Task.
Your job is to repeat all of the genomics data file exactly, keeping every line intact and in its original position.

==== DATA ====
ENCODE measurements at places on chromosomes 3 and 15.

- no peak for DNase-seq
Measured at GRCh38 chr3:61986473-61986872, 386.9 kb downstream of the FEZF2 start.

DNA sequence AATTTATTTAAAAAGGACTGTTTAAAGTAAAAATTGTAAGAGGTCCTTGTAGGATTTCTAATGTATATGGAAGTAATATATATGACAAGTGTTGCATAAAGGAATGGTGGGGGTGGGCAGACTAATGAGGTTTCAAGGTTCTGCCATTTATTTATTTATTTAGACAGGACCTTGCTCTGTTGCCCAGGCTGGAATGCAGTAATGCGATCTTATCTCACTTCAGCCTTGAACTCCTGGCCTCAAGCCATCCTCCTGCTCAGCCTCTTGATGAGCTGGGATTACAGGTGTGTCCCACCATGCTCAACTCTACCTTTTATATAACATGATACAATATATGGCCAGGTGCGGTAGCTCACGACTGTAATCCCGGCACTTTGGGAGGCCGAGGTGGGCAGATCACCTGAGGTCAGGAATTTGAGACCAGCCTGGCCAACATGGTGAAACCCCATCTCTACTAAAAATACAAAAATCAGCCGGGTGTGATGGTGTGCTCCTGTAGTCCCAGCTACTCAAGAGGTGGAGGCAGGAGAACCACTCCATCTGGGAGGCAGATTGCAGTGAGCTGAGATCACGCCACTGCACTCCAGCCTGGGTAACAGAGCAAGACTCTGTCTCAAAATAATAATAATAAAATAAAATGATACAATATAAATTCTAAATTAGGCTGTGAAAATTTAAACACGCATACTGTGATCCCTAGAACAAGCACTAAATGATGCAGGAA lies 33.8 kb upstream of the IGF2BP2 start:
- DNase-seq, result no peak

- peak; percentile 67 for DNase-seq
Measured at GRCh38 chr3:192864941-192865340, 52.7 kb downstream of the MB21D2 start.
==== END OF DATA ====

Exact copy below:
ENCODE measurements at places on chromosomes 3 and 15.

- no peak for DNase-seq
Measured at GRCh38 chr3:61986473-61986872, 386.9 kb downstream of the FEZF2 start.

DNA sequence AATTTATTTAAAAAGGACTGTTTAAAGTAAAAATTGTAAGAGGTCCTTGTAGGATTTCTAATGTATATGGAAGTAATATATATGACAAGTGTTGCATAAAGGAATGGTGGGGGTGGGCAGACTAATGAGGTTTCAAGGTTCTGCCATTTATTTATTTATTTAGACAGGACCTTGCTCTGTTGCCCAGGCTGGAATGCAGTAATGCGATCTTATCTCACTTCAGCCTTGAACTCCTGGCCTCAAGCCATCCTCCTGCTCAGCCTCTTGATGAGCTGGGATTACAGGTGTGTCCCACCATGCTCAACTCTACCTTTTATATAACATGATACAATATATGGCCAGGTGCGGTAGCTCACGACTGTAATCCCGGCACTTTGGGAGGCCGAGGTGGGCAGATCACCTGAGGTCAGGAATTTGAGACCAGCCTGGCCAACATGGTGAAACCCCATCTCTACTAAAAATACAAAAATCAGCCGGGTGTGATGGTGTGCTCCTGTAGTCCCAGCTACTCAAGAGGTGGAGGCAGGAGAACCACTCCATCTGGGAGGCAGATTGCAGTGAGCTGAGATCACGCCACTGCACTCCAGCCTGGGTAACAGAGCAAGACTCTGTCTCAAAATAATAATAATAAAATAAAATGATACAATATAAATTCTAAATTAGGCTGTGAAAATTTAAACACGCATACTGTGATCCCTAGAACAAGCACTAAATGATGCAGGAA lies 33.8 kb upstream of the IGF2BP2 start:
- DNase-seq, result no peak

- peak; percentile 67 for DNase-seq
Measured at GRCh38 chr3:192864941-192865340, 52.7 kb downstream of the MB21D2 start.